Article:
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In re Mirapex Products Liability Litigation

United States Court of Appeals, Eighth Circuit

January 10, 2019

In re: Mirapex Products Liability Litigation
v.
Boehringer Ingelheim Pharmaceuticals, Inc., et al. Defendants - Appellees Marc Mancini Plaintiff - Appellant

          Submitted: October 16, 2018

          Appeal from United States District Court for the District of Minnesota - Minneapolis

          Before SMITH, Chief Judge, LOKEN and GRUENDER, Circuit Judges.

          LOKEN, CIRCUIT JUDGE.

         Mirapex is a dopamine agonist that is FDA-approved for treating adults with Parkinson's disease and movement disorders. On December 30, 2010, Marc Mancini filed this action against the defendant pharmaceutical companies, alleging they are liable for substantial gambling and other financial losses that resulted from obsessive compulsive behavior, a side effect of taking Mirapex. The action was filed in the District of Minnesota as part of the multi-district Mirapex Products Liability Litigation. Mancini appeals the district court's[1] grant of summary judgment dismissing all claims as barred by the applicable California statute of limitations. He argues the district court erred in not tolling the statute of limitations because he was "insane" and in rejecting his "continuing violations" theory, issues we review de novo, and abused its discretion in denying his motion to stay defendants' motion for summary judgment pending discovery. We affirm.

         I. Background.

         Mancini is a resident of California and a successful educator and travel industry speaker and consultant. In June 2004, doctors noted symptoms consistent with mild idiopathic Parkinson's disease. In January 2006, Dr. Mark Lew, Mancini's treating neurologist, prescribed Mirapex to treat worsening symptoms.

         On January 3, 2008, Mancini reported to Dr. Lew that he experienced increased gambling and other compulsive behaviors after taking Mirapex. Dr. Lew's notes stated that Mancini reported "gambling and winning but not excessively." Dr. Lew informed Mancini of a possible association between Mirapex and compulsive behaviors such as gambling. On April 23, 2008, Mancini again reported gambling and other compulsive behaviors. Dr. Lew's notes from this visit stated that Mancini "has increasing stress at work" and "has become a bit more compulsive." "He tells me that this is controlled, and he does not have any significant problems," Dr. Lew wrote, "but with the stress, he has noted the compulsions to be a bit more intense. On occasion he . . . described it as 'driving a car without brakes.'" Dr. Lew told Mancini he had "substantial and significant concerns" about Mancini's gambling and impulsive behavior. "We talked about the potential of simply cutting back on his Mirapex . . . . Currently he is quite resistant to this. He will return to see me in 3 months' time."

         Mancini continued to take Mirapex until mid-July 2010, when his family learned of substantial debts resulting from gambling. Three days after stopping Mirapex, Mancini saw Dr. Lew, who noted worsening tremors but advised that Mancini "needs to stay off his Mirapex" and turn to other "therapeutic options." Dr. Lew's notes stated that "every visit I have had since [Mancini] has been on Mirapex for better than 5 years, we discuss[ed] the potential for compulsive behaviors, and he flat out denied any significant problem."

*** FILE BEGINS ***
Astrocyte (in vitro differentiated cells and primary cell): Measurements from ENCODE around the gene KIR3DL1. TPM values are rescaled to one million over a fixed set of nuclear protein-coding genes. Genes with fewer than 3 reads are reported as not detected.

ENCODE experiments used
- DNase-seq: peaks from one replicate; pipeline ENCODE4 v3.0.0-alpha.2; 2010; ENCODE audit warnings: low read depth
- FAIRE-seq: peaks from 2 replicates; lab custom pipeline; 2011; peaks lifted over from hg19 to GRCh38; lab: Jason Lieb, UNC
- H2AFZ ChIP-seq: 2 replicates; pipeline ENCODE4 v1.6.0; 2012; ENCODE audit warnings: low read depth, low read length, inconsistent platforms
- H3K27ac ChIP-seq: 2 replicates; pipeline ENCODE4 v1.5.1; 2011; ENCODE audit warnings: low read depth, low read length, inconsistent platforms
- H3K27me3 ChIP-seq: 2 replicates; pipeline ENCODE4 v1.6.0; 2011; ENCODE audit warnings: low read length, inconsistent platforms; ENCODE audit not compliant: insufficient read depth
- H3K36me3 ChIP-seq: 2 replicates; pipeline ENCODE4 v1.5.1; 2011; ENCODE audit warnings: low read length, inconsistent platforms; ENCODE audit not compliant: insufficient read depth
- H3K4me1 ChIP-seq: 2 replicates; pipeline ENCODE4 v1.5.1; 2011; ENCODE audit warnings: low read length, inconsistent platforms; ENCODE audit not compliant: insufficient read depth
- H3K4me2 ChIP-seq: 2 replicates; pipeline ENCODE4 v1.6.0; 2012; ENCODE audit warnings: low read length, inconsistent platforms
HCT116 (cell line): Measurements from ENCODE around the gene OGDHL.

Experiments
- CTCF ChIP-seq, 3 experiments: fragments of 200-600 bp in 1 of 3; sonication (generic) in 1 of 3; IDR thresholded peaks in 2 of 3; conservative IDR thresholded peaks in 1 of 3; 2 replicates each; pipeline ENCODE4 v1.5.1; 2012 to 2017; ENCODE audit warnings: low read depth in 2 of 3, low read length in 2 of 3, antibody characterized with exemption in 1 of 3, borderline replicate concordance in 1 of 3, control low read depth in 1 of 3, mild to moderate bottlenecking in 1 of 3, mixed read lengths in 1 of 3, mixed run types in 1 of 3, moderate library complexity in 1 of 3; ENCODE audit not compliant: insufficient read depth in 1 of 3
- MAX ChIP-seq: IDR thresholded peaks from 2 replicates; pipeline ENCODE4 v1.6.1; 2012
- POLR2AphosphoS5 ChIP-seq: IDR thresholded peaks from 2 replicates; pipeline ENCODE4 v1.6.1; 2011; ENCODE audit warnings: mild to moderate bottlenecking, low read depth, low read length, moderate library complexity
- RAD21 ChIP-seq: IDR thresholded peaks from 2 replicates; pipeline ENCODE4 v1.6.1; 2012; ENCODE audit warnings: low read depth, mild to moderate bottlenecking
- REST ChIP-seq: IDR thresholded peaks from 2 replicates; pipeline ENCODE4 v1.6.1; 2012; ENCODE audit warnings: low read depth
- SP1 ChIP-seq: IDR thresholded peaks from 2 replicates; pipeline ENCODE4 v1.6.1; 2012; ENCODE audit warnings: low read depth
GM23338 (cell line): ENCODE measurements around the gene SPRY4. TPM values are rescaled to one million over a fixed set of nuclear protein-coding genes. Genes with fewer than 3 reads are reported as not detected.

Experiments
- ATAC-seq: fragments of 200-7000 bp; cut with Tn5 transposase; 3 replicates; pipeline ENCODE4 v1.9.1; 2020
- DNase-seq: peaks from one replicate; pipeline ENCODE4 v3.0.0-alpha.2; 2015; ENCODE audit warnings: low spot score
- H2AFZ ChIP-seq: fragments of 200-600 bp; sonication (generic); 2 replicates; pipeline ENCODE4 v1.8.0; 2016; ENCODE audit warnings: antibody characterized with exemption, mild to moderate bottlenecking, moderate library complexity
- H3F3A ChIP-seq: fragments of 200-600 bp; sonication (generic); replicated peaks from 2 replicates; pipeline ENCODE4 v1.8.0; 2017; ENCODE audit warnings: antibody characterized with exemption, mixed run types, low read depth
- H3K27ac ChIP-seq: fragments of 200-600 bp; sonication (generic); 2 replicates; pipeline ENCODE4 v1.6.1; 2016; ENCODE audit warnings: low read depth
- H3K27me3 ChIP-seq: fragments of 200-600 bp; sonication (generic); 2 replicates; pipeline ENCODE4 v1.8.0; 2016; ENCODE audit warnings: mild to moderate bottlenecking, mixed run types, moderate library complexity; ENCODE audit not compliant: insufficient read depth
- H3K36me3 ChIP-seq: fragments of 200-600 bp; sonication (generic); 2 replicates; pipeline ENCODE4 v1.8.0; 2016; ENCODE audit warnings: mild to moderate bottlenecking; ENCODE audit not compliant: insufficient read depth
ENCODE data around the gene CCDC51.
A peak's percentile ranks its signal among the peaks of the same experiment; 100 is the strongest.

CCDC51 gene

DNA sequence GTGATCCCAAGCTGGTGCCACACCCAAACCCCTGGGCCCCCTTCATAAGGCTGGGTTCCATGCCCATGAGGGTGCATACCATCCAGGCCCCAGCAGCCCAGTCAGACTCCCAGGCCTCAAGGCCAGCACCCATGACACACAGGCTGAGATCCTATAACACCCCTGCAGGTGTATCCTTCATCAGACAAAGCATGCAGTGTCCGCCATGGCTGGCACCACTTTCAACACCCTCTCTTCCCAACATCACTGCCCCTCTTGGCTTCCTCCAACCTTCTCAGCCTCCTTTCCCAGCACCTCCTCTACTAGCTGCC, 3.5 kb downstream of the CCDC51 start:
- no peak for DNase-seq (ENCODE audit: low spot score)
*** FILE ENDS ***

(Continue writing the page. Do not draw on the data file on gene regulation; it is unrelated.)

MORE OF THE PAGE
II. Discussion.

         In reviewing whether Mancini's claims are time-barred, important issues are not disputed. The parties agree that California law governs the statute of limitations issue, and that California's two year statute of limitations for personal injury claims resulting from the ingestion of pharmaceutical drugs applies. See Cal. Code Civ. P. §§ 335.1, 340.8(a). The district court found, and Mancini does not dispute on appeal, that his claims initially accrued no later than April 23, 2008, because he suspected or should have suspected that he had been wronged by defendants as a result of his visits to Dr. Lew in January and April 2008. Thus, the claims filed in December 2010 appear to be time-barred. But Mancini argues the district court erred in granting summary judgment because the statute of limitations was tolled until July 2010, and because continuing violations are not time-barrred.

         A. The Tolling Issue.

         As relevant here, section 352(a) of the California Code of Civil Procedure provides that, "[i]f a person entitled to bring an action . . . is, at the time the cause of action accrued . . . insane, the time of the disability is not part of the time limited for the commencement of the action."[2] Consistent with the statute's plain language, it applies even if the plaintiff's insanity is caused by the wrongful act of the defendant. See Feeley v. S. Pac. Transp. Co., 285 Cal.Rptr. 666, 667 (Cal.App. 1991). Thus, if Mancini was "insane" within the meaning of § 352(a) when his claim accrued in early 2008, the two-year statute of limitations would be tolled, presumably until he stopped taking Mirapex in July 2010. Mancini argues the district court erred in granting defendants summary judgment on this issue.

         The statute, first enacted in 1872, does not define the word "insane." In an early case, the Supreme Court of California affirmed a jury verdict that the plaintiff ...


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